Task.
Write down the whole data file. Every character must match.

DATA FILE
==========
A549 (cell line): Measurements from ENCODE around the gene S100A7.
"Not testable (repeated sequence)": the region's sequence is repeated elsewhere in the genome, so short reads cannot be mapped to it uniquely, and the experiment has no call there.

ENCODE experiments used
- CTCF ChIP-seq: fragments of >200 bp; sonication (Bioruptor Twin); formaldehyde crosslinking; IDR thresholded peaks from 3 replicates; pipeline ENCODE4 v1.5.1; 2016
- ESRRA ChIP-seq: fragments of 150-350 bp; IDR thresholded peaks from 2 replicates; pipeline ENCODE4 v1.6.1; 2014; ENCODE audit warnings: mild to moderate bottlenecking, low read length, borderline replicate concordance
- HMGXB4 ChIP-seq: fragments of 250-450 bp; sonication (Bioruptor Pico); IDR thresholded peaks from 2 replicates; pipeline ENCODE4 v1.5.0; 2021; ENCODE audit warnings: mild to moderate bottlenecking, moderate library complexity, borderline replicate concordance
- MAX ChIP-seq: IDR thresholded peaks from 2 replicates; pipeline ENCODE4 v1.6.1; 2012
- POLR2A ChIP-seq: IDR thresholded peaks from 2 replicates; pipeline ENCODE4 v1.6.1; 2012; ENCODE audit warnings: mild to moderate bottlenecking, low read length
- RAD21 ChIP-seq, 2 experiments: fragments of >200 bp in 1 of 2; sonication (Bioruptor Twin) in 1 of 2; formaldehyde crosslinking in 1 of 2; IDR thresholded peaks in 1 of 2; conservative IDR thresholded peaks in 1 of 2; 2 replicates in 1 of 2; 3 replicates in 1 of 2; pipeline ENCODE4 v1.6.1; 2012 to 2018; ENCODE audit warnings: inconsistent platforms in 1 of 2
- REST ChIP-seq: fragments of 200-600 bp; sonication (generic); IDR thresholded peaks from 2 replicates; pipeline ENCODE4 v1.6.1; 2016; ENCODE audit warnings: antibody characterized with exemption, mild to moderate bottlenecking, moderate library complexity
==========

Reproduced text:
A549 (cell line): Measurements from ENCODE around the gene S100A7.
"Not testable (repeated sequence)": the region's sequence is repeated elsewhere in the genome, so short reads cannot be mapped to it uniquely, and the experiment has no call there.

ENCODE experiments used
- CTCF ChIP-seq: fragments of >200 bp; sonication (Bioruptor Twin); formaldehyde crosslinking; IDR thresholded peaks from 3 replicates; pipeline ENCODE4 v1.5.1; 2016
- ESRRA ChIP-seq: fragments of 150-350 bp; IDR thresholded peaks from 2 replicates; pipeline ENCODE4 v1.6.1; 2014; ENCODE audit warnings: mild to moderate bottlenecking, low read length, borderline replicate concordance
- HMGXB4 ChIP-seq: fragments of 250-450 bp; sonication (Bioruptor Pico); IDR thresholded peaks from 2 replicates; pipeline ENCODE4 v1.5.0; 2021; ENCODE audit warnings: mild to moderate bottlenecking, moderate library complexity, borderline replicate concordance
- MAX ChIP-seq: IDR thresholded peaks from 2 replicates; pipeline ENCODE4 v1.6.1; 2012
- POLR2A ChIP-seq: IDR thresholded peaks from 2 replicates; pipeline ENCODE4 v1.6.1; 2012; ENCODE audit warnings: mild to moderate bottlenecking, low read length
- RAD21 ChIP-seq, 2 experiments: fragments of >200 bp in 1 of 2; sonication (Bioruptor Twin) in 1 of 2; formaldehyde crosslinking in 1 of 2; IDR thresholded peaks in 1 of 2; conservative IDR thresholded peaks in 1 of 2; 2 replicates in 1 of 2; 3 replicates in 1 of 2; pipeline ENCODE4 v1.6.1; 2012 to 2018; ENCODE audit warnings: inconsistent platforms in 1 of 2
- REST ChIP-seq: fragments of 200-600 bp; sonication (generic); IDR thresholded peaks from 2 replicates; pipeline ENCODE4 v1.6.1; 2016; ENCODE audit warnings: antibody characterized with exemption, mild to moderate bottlenecking, moderate library complexity